From Wikipedia, the free encyclopedia
Dogū, Ebisuda site in Tajiri, Miyagi Prefecture, 1000–400 BC.

Dogū (Japanese: 土偶, IPA: [doɡɯː]; literally "earthen figure") are small humanoid and animal figurines made during the later part of the Jōmon period (14,000–400 BC) of prehistoric Japan.[a] Dogū come exclusively from the Jōmon period, and were no longer made by the following Yayoi period. There are various styles of dogū, depending on the exhumation area and time period.[1][3]

The National Museum of Japanese History estimates that the total number of dogū is approximately 15,000, with The Japan Times placing the figure at approximately 18,000.[1][3] Dogū were made across all of Japan, except Okinawa. Most of the dogū have been found in eastern Japan and it is rare to find one in western Japan. The purpose of the dogū remains unknown and should not be confused with the clay haniwa funerary objects of the Kofun period (250 – 538 C.E.).[4]

Everyday ceramic items from the period are called Jōmon pottery.


Some scholars theorize the dogū acted as effigies of people, that manifested some kind of sympathetic magic.[5] For example, it may have been believed that illnesses could be transferred into the dogū, which were then destroyed, clearing the illness, or any other misfortune.[6]


Dogū are made of clay and are small, typically 10 to 30 cm high.[4] Most of the figurines appear to be modeled as female, and have big eyes, small waists, and wide hips.[1] They are considered by many to be representative of goddesses. Many have large abdomens associated with pregnancy, suggesting that the Jomon considered them mother goddesses.[4] According to the Metropolitan Museum of Art, these figurines "suggest an association with fertility and shamanistic rites".[7]

The dogū tend to have large faces, small arms and hands and compact bodies. Some appear to wear goggles or have "heart-shaped" faces. Most have marks on the face, chest and shoulders, that suggest tattooing and probable incision with bamboo.[8][9][10]


  • "Heart-shaped (or crescent-shaped eyebrow)" figurine
  • "Horned-owl type" figurine[11]
  • "Goggle-eyed type" (shakōkidogū) figurine
  • "Pregnant woman type" figurine[12]


Shakōkidogū (遮光器土偶) (1000–400 BC), "goggle-eyed type" figurine. Tokyo National Museum, Japan.
Similar device used by indigenous American.

The Shakōkidogū (遮光器土偶), or "goggle-eyed dogū", were created in the Jōmon era, and are so well known that when most Japanese hear the term dogū, this is the image that comes to mind.[citation needed] The name shakōki (literally "light-blocking device") comes from the resemblance of the figures' eyes to traditional Inuit snow goggles. Another distinguishing feature of the objects are the exaggerated, female buttocks, chest and thighs.[12] Furthermore, the abdomen is covered with patterns, many of which seem to have been painted with vermilion. The larger figures are hollow.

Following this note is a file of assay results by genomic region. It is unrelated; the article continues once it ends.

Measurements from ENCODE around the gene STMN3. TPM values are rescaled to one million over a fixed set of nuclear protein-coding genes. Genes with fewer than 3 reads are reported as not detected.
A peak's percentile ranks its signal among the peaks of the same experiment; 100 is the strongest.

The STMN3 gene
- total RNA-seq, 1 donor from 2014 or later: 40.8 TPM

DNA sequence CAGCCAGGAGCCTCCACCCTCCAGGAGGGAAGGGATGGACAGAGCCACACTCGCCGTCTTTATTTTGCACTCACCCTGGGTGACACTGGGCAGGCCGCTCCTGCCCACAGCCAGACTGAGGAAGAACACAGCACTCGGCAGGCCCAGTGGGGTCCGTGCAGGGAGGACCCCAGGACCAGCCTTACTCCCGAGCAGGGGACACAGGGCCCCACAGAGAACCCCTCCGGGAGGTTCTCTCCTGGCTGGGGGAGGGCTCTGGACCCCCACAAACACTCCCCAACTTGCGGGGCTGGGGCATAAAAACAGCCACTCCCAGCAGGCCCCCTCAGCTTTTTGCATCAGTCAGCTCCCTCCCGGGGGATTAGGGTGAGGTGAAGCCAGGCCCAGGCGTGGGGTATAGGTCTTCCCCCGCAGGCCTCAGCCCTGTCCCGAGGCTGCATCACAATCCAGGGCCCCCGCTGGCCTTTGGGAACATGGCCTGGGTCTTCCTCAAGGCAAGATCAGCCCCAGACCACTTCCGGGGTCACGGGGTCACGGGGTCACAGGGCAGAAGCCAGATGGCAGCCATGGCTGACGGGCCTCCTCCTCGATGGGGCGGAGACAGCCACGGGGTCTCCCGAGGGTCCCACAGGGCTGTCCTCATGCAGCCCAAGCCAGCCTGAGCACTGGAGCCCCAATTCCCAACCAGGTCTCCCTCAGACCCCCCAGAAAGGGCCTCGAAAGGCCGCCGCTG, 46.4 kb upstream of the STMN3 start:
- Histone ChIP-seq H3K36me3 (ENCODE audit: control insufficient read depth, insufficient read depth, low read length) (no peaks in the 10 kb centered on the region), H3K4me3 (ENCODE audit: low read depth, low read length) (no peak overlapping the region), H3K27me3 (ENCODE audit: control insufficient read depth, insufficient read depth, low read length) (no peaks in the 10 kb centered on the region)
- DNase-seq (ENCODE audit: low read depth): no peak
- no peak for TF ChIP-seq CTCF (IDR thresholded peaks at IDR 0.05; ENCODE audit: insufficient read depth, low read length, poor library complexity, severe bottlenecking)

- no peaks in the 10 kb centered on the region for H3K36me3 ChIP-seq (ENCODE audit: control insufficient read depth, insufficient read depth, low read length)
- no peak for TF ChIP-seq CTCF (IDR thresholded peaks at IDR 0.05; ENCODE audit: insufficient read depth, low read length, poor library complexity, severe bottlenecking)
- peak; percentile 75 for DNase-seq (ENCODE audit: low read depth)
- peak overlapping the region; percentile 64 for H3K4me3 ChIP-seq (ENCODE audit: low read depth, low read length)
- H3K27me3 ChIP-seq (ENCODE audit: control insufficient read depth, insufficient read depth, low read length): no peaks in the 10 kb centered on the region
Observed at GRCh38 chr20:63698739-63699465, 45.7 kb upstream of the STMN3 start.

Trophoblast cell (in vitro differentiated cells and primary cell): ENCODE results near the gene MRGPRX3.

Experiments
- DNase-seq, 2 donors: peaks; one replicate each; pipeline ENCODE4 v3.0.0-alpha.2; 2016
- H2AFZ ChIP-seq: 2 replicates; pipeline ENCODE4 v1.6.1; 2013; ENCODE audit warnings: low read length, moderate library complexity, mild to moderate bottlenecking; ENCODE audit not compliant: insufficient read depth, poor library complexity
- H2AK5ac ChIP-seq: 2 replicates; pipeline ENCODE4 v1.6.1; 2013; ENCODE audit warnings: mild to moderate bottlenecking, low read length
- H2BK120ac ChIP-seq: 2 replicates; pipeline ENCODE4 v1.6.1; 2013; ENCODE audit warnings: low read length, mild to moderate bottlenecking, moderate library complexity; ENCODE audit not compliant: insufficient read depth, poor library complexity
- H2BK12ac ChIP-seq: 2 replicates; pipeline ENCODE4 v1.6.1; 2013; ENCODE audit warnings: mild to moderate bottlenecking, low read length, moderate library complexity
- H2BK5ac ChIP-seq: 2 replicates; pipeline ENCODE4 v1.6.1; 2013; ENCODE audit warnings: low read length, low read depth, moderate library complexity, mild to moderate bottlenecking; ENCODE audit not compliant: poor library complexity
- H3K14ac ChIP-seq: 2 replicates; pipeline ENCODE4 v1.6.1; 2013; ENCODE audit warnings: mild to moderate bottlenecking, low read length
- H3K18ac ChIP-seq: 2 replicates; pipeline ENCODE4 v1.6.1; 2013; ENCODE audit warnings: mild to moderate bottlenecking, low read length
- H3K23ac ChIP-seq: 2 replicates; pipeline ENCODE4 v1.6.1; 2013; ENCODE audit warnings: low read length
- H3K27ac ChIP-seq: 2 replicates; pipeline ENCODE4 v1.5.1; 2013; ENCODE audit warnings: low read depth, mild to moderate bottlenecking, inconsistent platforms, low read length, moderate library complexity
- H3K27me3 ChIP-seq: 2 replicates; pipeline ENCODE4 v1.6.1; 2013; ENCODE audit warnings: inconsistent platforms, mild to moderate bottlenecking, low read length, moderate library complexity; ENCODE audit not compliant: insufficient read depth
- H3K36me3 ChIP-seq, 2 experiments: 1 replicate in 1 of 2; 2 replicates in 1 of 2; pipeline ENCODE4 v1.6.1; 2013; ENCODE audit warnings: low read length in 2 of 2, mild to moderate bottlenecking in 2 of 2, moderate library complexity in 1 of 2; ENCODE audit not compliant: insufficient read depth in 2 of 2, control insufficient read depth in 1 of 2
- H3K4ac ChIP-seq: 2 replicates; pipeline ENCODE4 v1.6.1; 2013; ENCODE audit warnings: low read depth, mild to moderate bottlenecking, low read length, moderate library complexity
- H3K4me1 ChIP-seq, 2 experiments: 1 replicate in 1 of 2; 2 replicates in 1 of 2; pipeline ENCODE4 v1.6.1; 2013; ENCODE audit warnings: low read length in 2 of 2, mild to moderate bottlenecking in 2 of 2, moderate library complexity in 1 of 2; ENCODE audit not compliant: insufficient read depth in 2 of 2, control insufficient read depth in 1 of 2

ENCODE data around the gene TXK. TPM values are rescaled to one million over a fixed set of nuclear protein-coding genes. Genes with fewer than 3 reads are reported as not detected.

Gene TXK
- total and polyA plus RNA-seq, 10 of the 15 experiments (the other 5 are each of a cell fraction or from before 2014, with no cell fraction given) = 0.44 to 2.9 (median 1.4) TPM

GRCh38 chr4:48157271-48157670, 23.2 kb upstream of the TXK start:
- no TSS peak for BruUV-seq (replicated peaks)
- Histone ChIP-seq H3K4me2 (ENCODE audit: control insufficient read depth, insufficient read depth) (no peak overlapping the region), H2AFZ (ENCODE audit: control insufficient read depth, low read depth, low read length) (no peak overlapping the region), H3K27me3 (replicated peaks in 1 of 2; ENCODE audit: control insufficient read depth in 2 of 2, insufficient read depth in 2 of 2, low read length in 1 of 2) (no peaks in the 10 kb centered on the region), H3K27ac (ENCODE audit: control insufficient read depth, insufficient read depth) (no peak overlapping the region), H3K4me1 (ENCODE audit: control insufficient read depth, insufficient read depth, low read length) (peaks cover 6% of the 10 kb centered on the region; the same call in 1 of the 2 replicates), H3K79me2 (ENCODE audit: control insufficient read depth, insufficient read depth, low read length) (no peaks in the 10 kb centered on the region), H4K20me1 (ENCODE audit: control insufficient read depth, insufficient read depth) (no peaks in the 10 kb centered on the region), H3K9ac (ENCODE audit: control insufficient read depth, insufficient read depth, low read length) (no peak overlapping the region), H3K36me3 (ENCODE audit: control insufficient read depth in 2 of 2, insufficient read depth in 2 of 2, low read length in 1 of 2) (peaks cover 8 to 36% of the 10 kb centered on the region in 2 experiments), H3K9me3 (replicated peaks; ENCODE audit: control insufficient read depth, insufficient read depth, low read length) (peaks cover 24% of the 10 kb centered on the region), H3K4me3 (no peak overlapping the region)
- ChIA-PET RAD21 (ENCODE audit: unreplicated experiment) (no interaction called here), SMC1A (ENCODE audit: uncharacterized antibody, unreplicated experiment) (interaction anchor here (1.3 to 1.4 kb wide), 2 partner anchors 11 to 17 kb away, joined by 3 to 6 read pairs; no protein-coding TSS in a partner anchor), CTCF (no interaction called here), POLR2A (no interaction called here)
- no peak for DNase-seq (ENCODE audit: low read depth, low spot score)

Unbroken figures are rare, and most are missing an arm, leg or other body part. In many cases, the parts have been cut off.

These types of dogū have been found in the Kamegaoka Site in Tsugaru, Aomori Prefecture; the Teshiromori Site in Morioka, Iwate Prefecture; the Ebisuda Site in Tajiri, Miyagi Prefecture; and the Izumisawa Kaizuka Site in Ishinomaki, Miyagi Prefecture. All the sites listed have been designated as Important Cultural Properties.

See also[edit]


  1. ^ In the Japanese language, dogū is a generic term for any humanoid figure made of clay. The clay figures of prehistoric Eastern Europe, such as the Pit–Comb Ware culture, are also referred to as dogū in Japanese.[1][2]


  1. ^ a b c d "土偶" [Dogū]. Dijitaru Daijisen (in Japanese). Tokyo: Shogakukan. 2012. OCLC 56431036. Archived from the original on 2007-08-25. Retrieved 2012-07-20.
  2. ^ "土偶" [Dogū]. Nihon Kokugo Daijiten (in Japanese). Tokyo: Shogakukan. 2012. OCLC 56431036. Archived from the original on 2007-08-25. Retrieved 2012-07-21.
  3. ^ a b James, Victoria (2 October 2009). "The Dogu Have Something to Tell Us". The Japan Times. Retrieved 23 October 2021.
  4. ^ a b c "Jōmon figurines". Encyclopedia of Japan. Tokyo: Shogakukan. 2012. OCLC 56431036. Archived from the original on 2007-08-25. Retrieved 2012-07-21.
  5. ^ "土偶" [Dogū]. Kokushi Daijiten (in Japanese). Tokyo: Shogakukan. 2012. OCLC 683276033. Archived from the original on 2007-08-25. Retrieved 2012-07-21.
  6. ^ Insolla, Timothy (2012). "The new hakodate jomon culture center, minamikayabe, japan". Material Religion. 8 (2): 262–264. doi:10.2752/175183412X13346797480439. S2CID 194105701.
  7. ^ "Timeline of Art History: Japan, 2000–1000 B.C." The Metropolitan Museum of Art. Retrieved 5 August 2022.
  8. ^ Takayama (1970) "Archaeology, Ethnology & Anthropology of Eurasia", p.76-77
  9. ^ Arnold Rubin (1988) "Marks of civilization: artistic transformations of the human body", p.111-113
  10. ^ Margo DeMello(1992) "Encyclopedia of Body Adornment", p.167
  11. ^ Public interest Ibaraki education foundation Foundation (2013). "上境旭台貝塚3". Comprehensive Database of Archaeological Site Reports in Japan. Retrieved 2016-09-01.
  12. ^ a b Nakajima, Toshio (1943). 石器時代土偶の乳房及び下腹部膨隆に就いて [On the breasts and swollen hips of stone age dōgu] (PDF). Jinruigaku Zasshi (in Japanese). 58 (7). Tōkyō: Tōkyō Jinrui Gakkai: 294–295. Retrieved July 21, 2012.

External links[edit]